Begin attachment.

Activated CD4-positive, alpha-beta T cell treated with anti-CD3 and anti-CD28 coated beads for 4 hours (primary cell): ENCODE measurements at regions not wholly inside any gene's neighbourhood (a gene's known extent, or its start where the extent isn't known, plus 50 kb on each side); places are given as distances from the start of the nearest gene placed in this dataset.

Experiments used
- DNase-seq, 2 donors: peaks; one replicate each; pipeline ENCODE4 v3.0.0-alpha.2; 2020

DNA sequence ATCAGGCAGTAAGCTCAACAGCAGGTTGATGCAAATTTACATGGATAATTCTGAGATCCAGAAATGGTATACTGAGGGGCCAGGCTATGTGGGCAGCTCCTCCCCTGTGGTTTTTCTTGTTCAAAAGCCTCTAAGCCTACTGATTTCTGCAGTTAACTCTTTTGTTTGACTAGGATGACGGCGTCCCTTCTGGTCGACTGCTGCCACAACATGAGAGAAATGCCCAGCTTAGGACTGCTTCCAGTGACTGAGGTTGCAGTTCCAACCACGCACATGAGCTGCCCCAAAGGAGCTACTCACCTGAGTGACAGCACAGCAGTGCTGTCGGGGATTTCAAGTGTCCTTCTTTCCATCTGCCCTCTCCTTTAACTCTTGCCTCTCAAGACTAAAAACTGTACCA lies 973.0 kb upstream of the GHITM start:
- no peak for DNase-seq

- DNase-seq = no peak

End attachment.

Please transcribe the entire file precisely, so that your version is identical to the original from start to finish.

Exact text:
Activated CD4-positive, alpha-beta T cell treated with anti-CD3 and anti-CD28 coated beads for 4 hours (primary cell): ENCODE measurements at regions not wholly inside any gene's neighbourhood (a gene's known extent, or its start where the extent isn't known, plus 50 kb on each side); places are given as distances from the start of the nearest gene placed in this dataset.

Experiments used
- DNase-seq, 2 donors: peaks; one replicate each; pipeline ENCODE4 v3.0.0-alpha.2; 2020

DNA sequence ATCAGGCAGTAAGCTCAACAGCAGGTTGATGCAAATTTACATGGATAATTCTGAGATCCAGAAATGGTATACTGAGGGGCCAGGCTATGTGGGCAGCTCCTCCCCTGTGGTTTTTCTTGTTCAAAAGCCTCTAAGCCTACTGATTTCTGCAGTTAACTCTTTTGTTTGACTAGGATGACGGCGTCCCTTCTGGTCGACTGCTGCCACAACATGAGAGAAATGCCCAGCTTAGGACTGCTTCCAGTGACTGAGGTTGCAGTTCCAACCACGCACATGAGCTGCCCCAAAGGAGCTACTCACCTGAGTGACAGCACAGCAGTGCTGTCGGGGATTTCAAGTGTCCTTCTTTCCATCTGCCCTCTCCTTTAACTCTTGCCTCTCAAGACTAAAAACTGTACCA lies 973.0 kb upstream of the GHITM start:
- no peak for DNase-seq

- DNase-seq = no peak